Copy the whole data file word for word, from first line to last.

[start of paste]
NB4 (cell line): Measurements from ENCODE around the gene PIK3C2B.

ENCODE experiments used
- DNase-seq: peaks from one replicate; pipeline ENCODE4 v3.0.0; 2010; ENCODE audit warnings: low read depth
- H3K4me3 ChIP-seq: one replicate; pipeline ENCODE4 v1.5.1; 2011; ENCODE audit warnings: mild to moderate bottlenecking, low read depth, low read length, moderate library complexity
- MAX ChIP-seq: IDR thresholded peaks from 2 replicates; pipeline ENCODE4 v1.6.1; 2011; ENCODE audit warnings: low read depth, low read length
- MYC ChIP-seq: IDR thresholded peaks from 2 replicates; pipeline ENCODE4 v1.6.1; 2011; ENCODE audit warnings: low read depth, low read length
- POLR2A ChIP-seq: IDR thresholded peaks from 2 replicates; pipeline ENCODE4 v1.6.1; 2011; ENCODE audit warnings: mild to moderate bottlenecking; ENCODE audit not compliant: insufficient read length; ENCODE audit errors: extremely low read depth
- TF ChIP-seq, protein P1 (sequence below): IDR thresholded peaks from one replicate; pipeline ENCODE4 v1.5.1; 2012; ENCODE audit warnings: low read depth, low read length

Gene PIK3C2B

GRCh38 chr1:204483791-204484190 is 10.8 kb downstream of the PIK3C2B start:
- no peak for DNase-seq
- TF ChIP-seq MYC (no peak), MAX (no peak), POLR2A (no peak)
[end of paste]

NB4 (cell line): Measurements from ENCODE around the gene PIK3C2B.

ENCODE experiments used
- DNase-seq: peaks from one replicate; pipeline ENCODE4 v3.0.0; 2010; ENCODE audit warnings: low read depth
- H3K4me3 ChIP-seq: one replicate; pipeline ENCODE4 v1.5.1; 2011; ENCODE audit warnings: mild to moderate bottlenecking, low read depth, low read length, moderate library complexity
- MAX ChIP-seq: IDR thresholded peaks from 2 replicates; pipeline ENCODE4 v1.6.1; 2011; ENCODE audit warnings: low read depth, low read length
- MYC ChIP-seq: IDR thresholded peaks from 2 replicates; pipeline ENCODE4 v1.6.1; 2011; ENCODE audit warnings: low read depth, low read length
- POLR2A ChIP-seq: IDR thresholded peaks from 2 replicates; pipeline ENCODE4 v1.6.1; 2011; ENCODE audit warnings: mild to moderate bottlenecking; ENCODE audit not compliant: insufficient read length; ENCODE audit errors: extremely low read depth
- TF ChIP-seq, protein P1 (sequence below): IDR thresholded peaks from one replicate; pipeline ENCODE4 v1.5.1; 2012; ENCODE audit warnings: low read depth, low read length

Gene PIK3C2B

GRCh38 chr1:204483791-204484190 is 10.8 kb downstream of the PIK3C2B start:
- no peak for DNase-seq
- TF ChIP-seq MYC (no peak), MAX (no peak), POLR2A (no peak)